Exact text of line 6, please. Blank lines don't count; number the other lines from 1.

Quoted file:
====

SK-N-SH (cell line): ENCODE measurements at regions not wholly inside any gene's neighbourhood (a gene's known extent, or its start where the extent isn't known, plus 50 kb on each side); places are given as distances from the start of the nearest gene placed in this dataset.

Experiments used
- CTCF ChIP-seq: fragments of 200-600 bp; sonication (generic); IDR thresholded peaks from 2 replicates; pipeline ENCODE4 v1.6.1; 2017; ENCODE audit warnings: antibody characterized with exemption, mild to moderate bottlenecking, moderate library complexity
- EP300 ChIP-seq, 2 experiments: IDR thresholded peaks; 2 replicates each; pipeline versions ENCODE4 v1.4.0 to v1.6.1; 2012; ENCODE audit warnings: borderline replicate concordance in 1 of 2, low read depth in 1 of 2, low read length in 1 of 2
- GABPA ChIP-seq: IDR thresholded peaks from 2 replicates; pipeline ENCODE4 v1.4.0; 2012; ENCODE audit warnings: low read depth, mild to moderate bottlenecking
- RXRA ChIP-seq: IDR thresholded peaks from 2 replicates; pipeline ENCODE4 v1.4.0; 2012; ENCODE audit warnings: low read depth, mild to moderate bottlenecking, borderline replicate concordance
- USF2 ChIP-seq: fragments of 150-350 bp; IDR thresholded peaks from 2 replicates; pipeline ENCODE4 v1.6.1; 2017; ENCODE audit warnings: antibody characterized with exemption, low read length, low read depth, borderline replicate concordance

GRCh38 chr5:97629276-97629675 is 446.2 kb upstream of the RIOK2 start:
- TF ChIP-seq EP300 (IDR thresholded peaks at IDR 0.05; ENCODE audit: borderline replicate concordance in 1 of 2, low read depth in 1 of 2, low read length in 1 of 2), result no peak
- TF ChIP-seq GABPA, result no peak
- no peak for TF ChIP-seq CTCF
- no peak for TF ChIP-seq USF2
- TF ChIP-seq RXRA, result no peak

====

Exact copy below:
- RXRA ChIP-seq: IDR thresholded peaks from 2 replicates; pipeline ENCODE4 v1.4.0; 2012; ENCODE audit warnings: low read depth, mild to moderate bottlenecking, borderline replicate concordance